Kansas Regents: Any Additional Cuts To Higher Education Detrimental To State Economy
The Kansas Board of Regents Monday issued a strong statement after the Legislature approved a budget that cuts $17 million out of higher education next year. The Regents say the cut is shortsighted and will damage the state's economy.
“To extend any cuts into next year would be detrimental to the future prosperity of Kansas,” Chairman Shane Bangerter said.
The $17 million cut, about 3 percent of the Regent's budget, comes on top of another $17 million reduction made by Gov. Sam Brownback after March revenues came in way below estimate.
The pain of those cuts was shared equally by all six universities. Each had 3 percent trimmed from their current budgets.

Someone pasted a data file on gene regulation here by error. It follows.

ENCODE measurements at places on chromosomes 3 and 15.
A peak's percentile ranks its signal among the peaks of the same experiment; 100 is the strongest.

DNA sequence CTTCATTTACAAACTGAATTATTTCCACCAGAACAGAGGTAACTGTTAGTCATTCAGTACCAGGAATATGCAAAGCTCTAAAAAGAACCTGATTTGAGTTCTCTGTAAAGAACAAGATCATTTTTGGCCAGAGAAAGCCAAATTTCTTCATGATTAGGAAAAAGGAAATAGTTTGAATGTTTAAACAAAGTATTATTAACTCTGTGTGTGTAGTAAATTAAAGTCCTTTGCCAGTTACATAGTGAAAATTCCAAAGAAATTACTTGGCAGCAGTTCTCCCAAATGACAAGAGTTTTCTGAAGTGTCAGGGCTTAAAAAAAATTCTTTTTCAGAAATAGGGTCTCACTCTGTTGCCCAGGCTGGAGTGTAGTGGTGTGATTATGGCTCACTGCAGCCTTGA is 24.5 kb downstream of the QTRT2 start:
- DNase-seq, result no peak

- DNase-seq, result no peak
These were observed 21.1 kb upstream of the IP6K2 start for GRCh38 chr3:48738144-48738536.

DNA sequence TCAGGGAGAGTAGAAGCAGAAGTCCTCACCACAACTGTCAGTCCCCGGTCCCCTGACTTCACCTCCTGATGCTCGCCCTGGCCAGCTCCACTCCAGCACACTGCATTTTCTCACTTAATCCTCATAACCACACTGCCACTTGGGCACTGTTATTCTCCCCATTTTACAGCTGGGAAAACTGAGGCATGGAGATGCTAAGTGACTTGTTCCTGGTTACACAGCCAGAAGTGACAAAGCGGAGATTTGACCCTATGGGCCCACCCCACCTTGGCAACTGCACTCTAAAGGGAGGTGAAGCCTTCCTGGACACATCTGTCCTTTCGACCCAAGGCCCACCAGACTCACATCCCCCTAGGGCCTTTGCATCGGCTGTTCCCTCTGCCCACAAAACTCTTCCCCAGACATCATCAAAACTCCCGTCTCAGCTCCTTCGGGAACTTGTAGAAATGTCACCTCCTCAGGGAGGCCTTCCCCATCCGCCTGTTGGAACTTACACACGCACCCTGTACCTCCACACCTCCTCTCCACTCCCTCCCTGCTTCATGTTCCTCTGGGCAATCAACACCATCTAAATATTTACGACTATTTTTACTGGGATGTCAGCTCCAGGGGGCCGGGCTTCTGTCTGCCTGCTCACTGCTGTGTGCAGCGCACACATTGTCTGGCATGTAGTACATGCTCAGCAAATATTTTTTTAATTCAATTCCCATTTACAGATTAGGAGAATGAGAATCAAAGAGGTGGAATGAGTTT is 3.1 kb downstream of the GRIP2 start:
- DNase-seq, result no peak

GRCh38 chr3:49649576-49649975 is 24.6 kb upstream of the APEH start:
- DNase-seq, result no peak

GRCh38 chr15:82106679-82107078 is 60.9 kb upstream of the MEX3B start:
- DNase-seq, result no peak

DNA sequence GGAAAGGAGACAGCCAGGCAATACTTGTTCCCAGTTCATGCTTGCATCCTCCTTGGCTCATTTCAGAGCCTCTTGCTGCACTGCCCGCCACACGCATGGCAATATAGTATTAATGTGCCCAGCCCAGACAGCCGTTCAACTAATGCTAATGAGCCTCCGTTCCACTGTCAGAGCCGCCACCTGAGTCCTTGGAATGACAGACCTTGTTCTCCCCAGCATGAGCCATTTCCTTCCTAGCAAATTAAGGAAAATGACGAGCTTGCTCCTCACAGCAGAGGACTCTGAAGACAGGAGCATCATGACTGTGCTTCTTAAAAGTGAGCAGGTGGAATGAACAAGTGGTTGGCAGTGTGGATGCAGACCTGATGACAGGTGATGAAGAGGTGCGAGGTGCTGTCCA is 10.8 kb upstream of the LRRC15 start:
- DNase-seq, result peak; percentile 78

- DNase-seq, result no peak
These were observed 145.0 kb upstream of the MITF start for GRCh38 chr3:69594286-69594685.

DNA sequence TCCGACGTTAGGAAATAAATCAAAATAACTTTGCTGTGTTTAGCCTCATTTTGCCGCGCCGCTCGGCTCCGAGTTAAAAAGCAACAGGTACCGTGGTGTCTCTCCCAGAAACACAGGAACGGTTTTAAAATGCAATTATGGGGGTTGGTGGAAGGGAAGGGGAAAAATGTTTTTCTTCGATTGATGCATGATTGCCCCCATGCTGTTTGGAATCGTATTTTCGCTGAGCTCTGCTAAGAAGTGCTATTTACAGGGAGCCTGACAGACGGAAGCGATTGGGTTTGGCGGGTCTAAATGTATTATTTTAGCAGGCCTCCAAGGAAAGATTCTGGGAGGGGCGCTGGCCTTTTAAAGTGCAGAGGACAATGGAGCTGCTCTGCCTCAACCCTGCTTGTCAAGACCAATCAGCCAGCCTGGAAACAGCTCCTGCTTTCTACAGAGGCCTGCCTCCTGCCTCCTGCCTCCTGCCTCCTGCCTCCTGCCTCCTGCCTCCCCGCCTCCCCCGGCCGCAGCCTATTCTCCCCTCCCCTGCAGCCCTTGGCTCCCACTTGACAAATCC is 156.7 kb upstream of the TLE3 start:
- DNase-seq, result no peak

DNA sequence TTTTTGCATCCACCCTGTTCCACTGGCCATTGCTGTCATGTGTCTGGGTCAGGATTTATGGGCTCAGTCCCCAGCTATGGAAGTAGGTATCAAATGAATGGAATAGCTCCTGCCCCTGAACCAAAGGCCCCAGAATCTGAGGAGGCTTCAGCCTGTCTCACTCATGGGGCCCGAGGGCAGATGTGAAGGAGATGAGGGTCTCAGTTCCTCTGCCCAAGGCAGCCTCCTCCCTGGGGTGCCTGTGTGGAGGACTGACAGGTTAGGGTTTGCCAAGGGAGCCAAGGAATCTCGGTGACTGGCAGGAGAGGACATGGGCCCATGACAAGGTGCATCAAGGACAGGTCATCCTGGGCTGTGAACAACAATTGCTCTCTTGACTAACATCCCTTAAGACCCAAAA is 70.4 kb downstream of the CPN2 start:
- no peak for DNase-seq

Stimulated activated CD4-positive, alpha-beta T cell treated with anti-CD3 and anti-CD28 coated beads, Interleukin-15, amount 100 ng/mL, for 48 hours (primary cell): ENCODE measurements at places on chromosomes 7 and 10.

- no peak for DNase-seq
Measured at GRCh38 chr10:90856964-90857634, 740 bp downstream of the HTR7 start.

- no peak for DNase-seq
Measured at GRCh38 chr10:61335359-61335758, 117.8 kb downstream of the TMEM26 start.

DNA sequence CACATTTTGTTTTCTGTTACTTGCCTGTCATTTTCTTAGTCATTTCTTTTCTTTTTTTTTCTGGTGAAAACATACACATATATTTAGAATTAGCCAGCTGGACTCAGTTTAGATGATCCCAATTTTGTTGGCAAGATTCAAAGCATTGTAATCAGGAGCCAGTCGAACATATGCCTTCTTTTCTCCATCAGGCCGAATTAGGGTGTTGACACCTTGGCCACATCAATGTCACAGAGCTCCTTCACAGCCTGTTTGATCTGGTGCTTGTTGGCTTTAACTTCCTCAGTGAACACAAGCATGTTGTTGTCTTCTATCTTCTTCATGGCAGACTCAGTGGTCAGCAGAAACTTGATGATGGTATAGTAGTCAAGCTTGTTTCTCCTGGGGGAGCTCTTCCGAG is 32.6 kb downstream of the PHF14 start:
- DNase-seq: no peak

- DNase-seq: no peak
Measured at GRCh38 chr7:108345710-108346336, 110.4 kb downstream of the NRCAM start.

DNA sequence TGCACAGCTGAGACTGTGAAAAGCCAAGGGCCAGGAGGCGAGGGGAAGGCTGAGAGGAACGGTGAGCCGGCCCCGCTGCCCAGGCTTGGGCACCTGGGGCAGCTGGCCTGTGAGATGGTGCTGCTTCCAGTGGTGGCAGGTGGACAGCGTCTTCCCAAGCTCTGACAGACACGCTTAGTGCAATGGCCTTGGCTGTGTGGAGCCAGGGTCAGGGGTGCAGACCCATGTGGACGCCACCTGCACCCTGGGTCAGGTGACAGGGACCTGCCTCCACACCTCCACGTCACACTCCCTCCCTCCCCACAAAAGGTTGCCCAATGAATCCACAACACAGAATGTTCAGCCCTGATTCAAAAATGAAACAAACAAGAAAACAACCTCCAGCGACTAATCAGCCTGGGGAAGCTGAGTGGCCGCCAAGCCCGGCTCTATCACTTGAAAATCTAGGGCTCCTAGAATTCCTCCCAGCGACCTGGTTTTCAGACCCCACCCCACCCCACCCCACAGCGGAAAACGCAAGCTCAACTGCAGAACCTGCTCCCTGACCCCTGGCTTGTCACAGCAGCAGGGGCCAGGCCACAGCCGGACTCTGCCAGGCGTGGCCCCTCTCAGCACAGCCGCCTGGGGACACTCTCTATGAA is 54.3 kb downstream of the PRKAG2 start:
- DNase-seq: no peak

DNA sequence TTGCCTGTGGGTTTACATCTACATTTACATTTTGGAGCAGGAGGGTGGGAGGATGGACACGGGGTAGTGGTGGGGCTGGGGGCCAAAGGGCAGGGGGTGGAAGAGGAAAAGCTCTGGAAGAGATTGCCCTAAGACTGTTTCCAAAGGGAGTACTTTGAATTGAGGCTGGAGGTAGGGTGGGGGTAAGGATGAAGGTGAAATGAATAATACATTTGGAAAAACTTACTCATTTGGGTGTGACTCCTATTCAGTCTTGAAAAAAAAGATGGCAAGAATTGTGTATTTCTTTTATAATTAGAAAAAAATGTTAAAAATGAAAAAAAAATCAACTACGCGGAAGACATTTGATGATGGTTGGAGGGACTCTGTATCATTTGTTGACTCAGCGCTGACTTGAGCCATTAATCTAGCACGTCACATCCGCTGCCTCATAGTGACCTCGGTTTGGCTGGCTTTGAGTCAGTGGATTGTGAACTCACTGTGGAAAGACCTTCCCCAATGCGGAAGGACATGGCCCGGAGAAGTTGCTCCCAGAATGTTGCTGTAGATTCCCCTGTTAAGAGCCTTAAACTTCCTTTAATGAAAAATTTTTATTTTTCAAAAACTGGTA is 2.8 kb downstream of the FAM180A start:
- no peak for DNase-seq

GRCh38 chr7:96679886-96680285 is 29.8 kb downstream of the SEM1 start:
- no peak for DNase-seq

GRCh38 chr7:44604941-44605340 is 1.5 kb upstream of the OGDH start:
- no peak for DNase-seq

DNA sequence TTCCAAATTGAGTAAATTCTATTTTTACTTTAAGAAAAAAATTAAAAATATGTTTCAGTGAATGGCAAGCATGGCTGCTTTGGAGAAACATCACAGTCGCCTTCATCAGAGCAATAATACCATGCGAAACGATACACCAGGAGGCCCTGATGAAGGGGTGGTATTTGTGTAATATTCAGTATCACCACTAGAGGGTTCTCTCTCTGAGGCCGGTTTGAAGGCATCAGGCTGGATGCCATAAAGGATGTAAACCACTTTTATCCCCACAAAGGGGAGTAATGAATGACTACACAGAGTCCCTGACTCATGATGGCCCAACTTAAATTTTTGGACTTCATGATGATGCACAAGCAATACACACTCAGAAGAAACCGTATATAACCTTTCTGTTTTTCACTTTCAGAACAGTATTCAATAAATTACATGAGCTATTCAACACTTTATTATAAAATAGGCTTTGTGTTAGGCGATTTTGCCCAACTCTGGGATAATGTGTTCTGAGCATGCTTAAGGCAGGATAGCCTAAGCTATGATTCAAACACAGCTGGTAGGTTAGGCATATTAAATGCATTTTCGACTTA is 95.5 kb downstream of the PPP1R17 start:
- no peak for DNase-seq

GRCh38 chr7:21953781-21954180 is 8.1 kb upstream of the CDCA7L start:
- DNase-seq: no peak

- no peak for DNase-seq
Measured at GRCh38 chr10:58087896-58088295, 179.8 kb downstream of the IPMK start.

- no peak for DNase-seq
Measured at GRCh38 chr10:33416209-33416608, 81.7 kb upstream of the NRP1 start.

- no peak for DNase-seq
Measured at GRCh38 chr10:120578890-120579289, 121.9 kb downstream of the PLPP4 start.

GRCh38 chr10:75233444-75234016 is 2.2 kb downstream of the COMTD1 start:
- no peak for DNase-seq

Lawmakers decided to make the cut based on each school's total budget, including money from federal grants. That means the University of Kansas and Kansas State University will take a bigger hit. KU will lose $5.2 million and K-State will lose $4.1 million. Each school will lose about a million dollars more than if the cuts were across-the-board, the Regents say.
The Regents suggest that the Legislature is micro-managing their budget. "Article 6 of the state constitution grants control and supervision of Kansas public institutions of higher education to the Board of Regents," the statement says.
Sam Zeff covers education for KCUR. He's also co-host of KCUR's political podcast Statehouse Blend. Follow him on Twitter @samzeff.